Rio de Janeiro: In 2012, some 252 civilians died in terrorist and insurgency-related violence in India. The same year, 43,355 people were murdered by criminals or ordinary people known to their victims. The number of people murdered was 170 times more than the figure of terror victims. The year was not an exception. This has been a pattern since 2000. The figure puts India at the second place in the list of countries with most intentional murders – homicides. With 58,000 murders in 2012, Brazil tops the chart.
Though terrorism dominates all media coverage and public debates on violence in India, the chances of a citizen being a victim of homicide are much higher, according to a “murder map” prepared by Igarapé, a Brazilian think-tank which tracks homicides across the globe. In the interactive map, which shows the countries where people are most likely to be murdered, India is in the dangerous zone. But the issue is hardly discussed in the media and by policymakers in India, according to Robert Muggah, the founder and research director of Igarapé. In an exclusive interview with The Wire at the think-tank’s headquarters here, Muggah said that in contrast to well-known gun violence in the Americas and Africa, the problem of homicides is absent from public security and development agendas in India. “It’s a common narrative that its terrorism or insurgency that is responsible for most violent deaths. It’s the same in the US, where mass shootings animate debates on the issue of guns despite the fact that homicides claim 20 times more victims. Often the public gaze is seized by — and the media contributes to the view — the sporadic, highly visible incidents of violence that are more dominant,” says Muggah.
While mass shootings and gang wars are virtually unknown in India, it belongs to a small group of countries that carry the burden of a vast number of homicides around the world. Mexico, Brazil, Venezuela, Colombia, India, South Africa and Nigeria account for two-thirds of the global distribution of homicide. “The aggregate figure of 45,000 plus homicides is a big number. India’s homicide rate – 4.5 per 100,000 people – has been going down and levelling off, but it is still a bit alarming. It is still four times higher than the homicide rate in the UK, well above the average in OECD countries but below the global average of 6.3. But there is no public debate in India on lethal violence outside terrorism and other conflicts,” says Muggah, explaining the dynamics of murders in India through the Homicide Monitor launched by Igarapé.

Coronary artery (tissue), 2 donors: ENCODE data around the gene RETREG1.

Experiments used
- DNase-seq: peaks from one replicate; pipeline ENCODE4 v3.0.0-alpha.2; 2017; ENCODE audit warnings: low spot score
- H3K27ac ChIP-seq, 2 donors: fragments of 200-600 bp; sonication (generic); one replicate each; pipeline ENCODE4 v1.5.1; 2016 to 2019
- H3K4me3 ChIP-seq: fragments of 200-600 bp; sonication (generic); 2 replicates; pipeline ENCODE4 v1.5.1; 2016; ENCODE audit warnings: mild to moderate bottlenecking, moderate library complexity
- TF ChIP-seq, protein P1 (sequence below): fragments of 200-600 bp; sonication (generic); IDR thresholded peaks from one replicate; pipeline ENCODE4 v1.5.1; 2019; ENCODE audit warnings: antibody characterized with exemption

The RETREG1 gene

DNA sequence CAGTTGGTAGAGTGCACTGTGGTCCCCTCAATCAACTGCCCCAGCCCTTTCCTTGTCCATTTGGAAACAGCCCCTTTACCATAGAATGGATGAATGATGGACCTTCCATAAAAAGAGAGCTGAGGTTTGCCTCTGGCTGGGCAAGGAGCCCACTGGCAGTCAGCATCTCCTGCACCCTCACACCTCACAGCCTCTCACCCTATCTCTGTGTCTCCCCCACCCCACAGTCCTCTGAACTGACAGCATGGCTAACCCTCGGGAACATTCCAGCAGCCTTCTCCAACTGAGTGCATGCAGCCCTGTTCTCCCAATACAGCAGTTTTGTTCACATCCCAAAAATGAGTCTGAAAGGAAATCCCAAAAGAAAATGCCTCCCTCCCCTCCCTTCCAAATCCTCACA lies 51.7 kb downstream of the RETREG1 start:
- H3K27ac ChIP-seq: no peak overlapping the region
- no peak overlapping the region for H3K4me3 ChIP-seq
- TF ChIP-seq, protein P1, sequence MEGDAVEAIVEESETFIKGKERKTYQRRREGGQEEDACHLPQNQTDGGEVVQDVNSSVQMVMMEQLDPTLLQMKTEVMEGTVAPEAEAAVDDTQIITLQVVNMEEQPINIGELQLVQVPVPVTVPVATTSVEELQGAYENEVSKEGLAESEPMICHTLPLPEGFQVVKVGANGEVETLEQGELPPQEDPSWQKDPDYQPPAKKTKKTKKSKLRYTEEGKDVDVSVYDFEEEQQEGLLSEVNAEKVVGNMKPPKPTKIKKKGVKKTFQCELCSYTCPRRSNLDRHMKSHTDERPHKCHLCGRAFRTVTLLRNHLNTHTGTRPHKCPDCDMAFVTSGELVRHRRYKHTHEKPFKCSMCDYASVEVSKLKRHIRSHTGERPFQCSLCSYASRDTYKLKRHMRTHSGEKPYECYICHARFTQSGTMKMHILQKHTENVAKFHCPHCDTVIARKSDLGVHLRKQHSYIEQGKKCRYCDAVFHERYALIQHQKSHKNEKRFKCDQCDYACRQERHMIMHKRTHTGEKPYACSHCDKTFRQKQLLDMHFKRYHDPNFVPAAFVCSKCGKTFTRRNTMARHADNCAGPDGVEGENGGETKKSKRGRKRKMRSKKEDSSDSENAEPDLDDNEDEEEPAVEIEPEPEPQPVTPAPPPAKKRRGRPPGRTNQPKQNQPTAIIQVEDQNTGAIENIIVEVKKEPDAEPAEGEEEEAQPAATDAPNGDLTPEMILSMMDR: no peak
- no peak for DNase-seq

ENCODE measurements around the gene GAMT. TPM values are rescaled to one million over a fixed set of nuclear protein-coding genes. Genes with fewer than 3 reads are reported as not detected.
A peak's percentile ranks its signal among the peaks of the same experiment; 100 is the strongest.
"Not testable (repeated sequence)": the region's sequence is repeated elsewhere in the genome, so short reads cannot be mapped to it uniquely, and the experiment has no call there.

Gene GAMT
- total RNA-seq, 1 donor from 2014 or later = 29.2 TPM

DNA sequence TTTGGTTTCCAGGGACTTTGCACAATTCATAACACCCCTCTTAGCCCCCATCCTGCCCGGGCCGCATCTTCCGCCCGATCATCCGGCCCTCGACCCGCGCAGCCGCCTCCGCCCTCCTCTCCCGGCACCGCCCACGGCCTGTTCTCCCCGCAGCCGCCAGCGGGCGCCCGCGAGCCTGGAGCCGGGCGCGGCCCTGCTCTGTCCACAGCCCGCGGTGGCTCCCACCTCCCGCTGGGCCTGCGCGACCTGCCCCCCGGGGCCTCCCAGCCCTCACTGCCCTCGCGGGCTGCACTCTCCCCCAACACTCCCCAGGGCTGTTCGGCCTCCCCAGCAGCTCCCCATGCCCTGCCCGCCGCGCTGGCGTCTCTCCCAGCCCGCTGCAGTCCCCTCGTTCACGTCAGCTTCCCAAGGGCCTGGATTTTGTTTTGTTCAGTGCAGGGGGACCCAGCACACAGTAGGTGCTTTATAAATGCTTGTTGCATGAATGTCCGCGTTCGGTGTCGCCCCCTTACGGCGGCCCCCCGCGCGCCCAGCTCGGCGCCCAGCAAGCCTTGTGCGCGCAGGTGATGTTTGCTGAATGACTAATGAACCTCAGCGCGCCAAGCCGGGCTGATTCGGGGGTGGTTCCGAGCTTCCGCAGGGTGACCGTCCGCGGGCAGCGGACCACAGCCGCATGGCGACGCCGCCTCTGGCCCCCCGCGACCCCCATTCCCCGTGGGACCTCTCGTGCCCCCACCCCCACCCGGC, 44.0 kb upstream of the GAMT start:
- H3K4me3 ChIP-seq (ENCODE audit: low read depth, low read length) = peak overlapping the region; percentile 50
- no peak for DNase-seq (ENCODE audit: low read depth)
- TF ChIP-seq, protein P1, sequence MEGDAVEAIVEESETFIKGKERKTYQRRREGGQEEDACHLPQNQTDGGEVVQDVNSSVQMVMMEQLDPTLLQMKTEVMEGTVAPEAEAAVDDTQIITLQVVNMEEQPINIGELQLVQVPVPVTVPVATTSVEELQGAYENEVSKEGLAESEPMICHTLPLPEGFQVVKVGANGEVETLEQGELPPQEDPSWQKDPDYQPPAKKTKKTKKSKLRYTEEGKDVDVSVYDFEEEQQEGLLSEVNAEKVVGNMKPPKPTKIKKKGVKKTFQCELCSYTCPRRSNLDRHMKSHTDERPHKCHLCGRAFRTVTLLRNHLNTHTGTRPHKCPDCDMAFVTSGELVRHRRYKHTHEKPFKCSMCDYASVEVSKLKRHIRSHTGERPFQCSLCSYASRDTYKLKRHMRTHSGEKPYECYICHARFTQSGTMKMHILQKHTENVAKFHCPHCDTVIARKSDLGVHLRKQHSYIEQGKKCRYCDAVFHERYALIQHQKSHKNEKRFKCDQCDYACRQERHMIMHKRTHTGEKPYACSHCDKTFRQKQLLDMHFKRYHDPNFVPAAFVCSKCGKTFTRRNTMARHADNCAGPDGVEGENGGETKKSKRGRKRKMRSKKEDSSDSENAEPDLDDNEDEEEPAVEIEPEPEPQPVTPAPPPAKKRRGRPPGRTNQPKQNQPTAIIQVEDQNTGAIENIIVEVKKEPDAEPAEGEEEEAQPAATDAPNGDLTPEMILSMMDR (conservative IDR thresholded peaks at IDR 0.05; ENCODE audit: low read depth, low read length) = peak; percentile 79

The Homicide Monitor, compiled using the most recently available date from 2012, draws on information from the UN and statistics from respective governments, “and classifies the data on murders by country, year, age of victim, gender, and the type of weapon used. It includes data for more than 219 countries and territories from 2000 to 2012. “It is a three-dimensional, digital dashboard of global homicide rates. The idea is to provoke a debate on homicides. It is an important step in transparency. By putting the homicide figures – and their causes – in the public domain, we are trying to shine a light on them,” says Muggah, adding that the think-tank hopes policymakers and researchers can use the tool to tackle the startling figures by involving local communities in decision-making and by deploying large numbers of officers in areas with high murder rates. This technique, called “hot policing”, reduced the homicide rate in São Paulo from 42.2 per 100,000 people in 2000 to 13.9 per 100,000 in 2010. “What we want to do with this monitor is to create a hopeful story. We want to show that it’s possible to check the high rates of murders. We want to provoke a discussion online.”
In India, discussion on homicides is often sparked by sensational crimes like Aarushi-Hemraj and Sheena Bora murder cases. But the media coverage and debates remain limited to the whodunit aspect of the crime. How widespread is this routine, banal violence – as shown by high homicide figures – is rarely discussed. Based on their findings, Igarapé researchers believe that the problem in India is actually more serious than believed due to the scale of unregistered births and deaths, the poor quality of data collection and under-reporting of crimes by the police. “We have two data sources for India: one is the data from the national police records (NCRB), and the second is the one that the UN and OECD have adjusted to count what they think are the discrepancies in the data. In 2012, the UN-OECD count was 43,000, while the police count filed by the government on their site was 34,000, almost 10,000 homicides fewer. The UN has actually tried to adjust the rate by putting together a more accurate picture from different sources. That’s a big difference. If you go down to the local level, it will become even more pronounced,” says Muggah.
It’s not just the high murder numbers that are a matter of concern, the causes – as analysed by the monitor – behind the homicides are even more worrying. Tens of thousands of Indians are killed in everyday casual violence with intimate partners or between youths who are inimical to each other. This kind of violence doesn’t hit the national headlines, but it does a follow a pattern that makes India a dangerous country.